Building the brand
The first step was to build the Snugs brand and position it online, with Jobin’s aim to have a lean, flexible business that would be able to pivot with each new technology that might arise.
Global logistics was outsourced to FedEx; production of the ear tips was to be done by one of the world’s largest hearing aid producers, Dreve in Germany, and Snugs set out to make the scanning process even more consumer friendly by working with 3Shape.
Experts in dental scanning, 3Shape developed the Phoenix oral scanner, a nonintrusive, handheld unit.
The nature of the scanner and the process mean that the device is now operational at Snugs retail outlets in key department stores, including Selfridges, London, Brown Thomas, Dublin and Grand Audition, Paris.
The next stage of Snugs was launched at CES 2018, allowing customers to scan their ears using a smartphone app, Snapp. The app digitally compares a standard photograph of each ear to a database of hundreds of preprogrammed ear-shapes, which although less accurate than a fully fitted pair, the tips are likened by Jobin to an ‘off the peg’ suit when compared to the Phoenix-scanned bespoke ‘Saville Row’ offering.
The process allows the customer to be anywhere in the world, manufacturing costs are lower, the tips fit comfortably and don’t fall out, and as they’re not aimed at audiophiles, some outside noise getting in can be a bit less daunting for the wearer (the perfect seal of a fully custom pair offers 30db of noise isolation).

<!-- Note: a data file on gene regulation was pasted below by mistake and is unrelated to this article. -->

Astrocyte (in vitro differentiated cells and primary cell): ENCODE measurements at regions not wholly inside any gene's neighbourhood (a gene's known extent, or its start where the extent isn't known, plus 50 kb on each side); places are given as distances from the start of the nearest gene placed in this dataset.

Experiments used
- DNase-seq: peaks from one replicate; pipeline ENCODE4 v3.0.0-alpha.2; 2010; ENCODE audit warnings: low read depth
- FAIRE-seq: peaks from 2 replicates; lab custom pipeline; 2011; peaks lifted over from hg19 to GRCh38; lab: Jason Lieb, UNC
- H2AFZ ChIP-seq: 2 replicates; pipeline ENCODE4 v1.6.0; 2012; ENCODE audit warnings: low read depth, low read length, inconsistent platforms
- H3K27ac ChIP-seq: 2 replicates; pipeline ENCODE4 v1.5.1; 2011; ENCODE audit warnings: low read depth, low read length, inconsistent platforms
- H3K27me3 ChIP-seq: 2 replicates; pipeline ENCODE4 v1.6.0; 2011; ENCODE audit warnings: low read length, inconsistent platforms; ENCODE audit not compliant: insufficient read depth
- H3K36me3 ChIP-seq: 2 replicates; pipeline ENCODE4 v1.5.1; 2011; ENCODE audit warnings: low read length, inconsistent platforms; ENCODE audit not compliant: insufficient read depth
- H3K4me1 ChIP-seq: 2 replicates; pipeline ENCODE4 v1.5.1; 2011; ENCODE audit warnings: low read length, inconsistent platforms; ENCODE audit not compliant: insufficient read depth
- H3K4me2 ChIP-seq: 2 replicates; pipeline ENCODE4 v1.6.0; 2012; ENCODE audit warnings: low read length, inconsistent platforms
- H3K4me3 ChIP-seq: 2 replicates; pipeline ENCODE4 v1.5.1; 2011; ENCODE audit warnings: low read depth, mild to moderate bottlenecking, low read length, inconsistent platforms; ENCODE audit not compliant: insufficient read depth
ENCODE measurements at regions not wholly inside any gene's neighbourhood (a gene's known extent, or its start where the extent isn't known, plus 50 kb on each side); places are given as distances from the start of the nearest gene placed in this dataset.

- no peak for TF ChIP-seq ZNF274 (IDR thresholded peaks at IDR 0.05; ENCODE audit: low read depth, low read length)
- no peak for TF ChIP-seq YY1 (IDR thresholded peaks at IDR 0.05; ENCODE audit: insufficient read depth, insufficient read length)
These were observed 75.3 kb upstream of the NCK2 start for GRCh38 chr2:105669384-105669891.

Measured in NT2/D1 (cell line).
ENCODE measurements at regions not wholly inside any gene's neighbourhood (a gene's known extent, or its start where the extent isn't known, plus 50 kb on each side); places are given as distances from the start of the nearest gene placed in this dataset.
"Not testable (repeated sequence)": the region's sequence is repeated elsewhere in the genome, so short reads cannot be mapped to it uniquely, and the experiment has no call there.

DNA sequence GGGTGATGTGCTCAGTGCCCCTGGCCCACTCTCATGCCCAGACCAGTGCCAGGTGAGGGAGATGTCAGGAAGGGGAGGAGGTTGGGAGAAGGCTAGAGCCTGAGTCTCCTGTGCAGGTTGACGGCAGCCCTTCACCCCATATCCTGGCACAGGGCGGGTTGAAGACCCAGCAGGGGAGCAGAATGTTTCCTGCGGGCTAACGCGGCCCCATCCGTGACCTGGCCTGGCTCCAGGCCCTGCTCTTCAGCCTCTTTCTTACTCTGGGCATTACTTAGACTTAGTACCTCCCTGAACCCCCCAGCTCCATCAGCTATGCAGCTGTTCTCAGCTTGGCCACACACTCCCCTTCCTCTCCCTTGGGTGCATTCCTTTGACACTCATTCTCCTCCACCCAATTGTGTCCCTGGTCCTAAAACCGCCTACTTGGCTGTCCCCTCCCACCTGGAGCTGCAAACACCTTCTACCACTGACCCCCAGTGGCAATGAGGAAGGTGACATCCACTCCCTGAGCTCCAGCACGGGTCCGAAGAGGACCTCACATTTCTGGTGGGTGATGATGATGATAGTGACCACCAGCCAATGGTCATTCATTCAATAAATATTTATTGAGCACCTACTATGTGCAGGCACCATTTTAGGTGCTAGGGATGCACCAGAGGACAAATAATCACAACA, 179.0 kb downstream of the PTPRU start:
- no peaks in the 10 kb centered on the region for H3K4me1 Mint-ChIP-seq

The move puts them in contention to work with tier one headphone brands, licensing their tech to them – companies that now send them the CAD data for their products so that the models can be updated in Snugs’ database ready for production when needed.
The next stage is the introduction of 3D printing and a fully automated service.
“We know that one size does not fit all, when you have the ability to 3D print then we are a beautiful application for 3D printing because we only make one – not ten or dozens or a hundred. The 3D printed moulds will be produced in the US, with each 3D printer producing around 500,000 pairs a year.
The vision is to scale this production volume, while scaling down the size of the 3D printers used, creating a ‘Kodak Mini Lab’ style set-up.
Eventually the target is a print in store ‘while you wait’ service – all of this licensed out to earphone brands around the world.
The scope for the technology is huge. An estimate puts the earphones market at 2.5 billion people, not to mention the potential for the ‘hearables’ market.
An in-ear device can potentially measure heartbeat, oxygen levels and core body temperature at the same time, while allowing for an audio channel in – the next stage in the fitness and wellbeing wearables market.
Whatever the next developments, personalisation remains the key, and Snugs is setting out to take advantage of digital design, manufacturing and distribution to create a noise about its products.
Custom earphones, tailored to fit, thanks to a fully digital workflow